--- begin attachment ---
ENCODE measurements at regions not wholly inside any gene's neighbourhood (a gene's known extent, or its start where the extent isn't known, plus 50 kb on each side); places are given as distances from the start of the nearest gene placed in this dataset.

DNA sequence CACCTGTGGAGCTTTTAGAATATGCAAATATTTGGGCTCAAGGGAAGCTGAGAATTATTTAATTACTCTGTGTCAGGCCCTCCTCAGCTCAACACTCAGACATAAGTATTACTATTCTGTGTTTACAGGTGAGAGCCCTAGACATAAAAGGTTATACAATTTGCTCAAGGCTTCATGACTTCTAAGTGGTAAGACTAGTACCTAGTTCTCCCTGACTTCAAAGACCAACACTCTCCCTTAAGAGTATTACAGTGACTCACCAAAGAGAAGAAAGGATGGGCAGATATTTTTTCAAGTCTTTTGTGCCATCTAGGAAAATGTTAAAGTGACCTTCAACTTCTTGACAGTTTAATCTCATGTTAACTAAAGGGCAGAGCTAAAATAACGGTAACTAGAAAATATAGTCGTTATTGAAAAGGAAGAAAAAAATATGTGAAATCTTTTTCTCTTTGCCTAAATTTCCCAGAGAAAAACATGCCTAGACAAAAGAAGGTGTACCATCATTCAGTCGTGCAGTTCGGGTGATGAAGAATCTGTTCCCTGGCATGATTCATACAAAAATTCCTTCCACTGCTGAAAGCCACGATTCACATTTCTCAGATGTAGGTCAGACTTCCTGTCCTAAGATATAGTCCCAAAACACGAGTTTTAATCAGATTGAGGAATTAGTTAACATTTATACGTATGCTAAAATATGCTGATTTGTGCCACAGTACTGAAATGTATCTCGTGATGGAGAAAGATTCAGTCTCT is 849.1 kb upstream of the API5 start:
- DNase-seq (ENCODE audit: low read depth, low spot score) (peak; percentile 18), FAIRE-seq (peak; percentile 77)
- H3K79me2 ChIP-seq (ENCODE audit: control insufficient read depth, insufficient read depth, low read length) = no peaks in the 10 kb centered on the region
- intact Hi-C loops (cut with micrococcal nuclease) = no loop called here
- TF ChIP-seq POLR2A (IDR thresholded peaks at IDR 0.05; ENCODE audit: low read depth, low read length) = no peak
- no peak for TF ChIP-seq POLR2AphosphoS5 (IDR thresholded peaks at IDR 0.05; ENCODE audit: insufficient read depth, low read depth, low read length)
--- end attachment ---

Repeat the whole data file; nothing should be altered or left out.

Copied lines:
ENCODE measurements at regions not wholly inside any gene's neighbourhood (a gene's known extent, or its start where the extent isn't known, plus 50 kb on each side); places are given as distances from the start of the nearest gene placed in this dataset.

DNA sequence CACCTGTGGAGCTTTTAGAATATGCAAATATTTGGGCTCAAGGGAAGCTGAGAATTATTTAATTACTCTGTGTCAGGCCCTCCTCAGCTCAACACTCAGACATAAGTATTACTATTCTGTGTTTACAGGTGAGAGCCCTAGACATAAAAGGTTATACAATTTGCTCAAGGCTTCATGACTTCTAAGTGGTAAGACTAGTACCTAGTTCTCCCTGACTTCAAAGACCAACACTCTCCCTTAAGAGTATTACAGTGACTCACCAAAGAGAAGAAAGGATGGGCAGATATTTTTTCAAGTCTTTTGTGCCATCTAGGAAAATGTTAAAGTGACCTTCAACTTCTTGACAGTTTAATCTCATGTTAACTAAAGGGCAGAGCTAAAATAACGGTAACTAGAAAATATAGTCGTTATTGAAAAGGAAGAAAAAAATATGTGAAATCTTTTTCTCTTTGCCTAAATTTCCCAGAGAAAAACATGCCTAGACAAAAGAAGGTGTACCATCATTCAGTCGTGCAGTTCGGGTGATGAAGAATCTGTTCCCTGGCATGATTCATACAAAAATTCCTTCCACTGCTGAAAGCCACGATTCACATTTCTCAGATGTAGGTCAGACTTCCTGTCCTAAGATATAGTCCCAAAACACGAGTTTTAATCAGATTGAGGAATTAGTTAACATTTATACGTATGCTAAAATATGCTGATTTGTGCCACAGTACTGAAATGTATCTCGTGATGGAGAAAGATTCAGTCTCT is 849.1 kb upstream of the API5 start:
- DNase-seq (ENCODE audit: low read depth, low spot score) (peak; percentile 18), FAIRE-seq (peak; percentile 77)
- H3K79me2 ChIP-seq (ENCODE audit: control insufficient read depth, insufficient read depth, low read length) = no peaks in the 10 kb centered on the region
- intact Hi-C loops (cut with micrococcal nuclease) = no loop called here
- TF ChIP-seq POLR2A (IDR thresholded peaks at IDR 0.05; ENCODE audit: low read depth, low read length) = no peak
- no peak for TF ChIP-seq POLR2AphosphoS5 (IDR thresholded peaks at IDR 0.05; ENCODE audit: insufficient read depth, low read depth, low read length)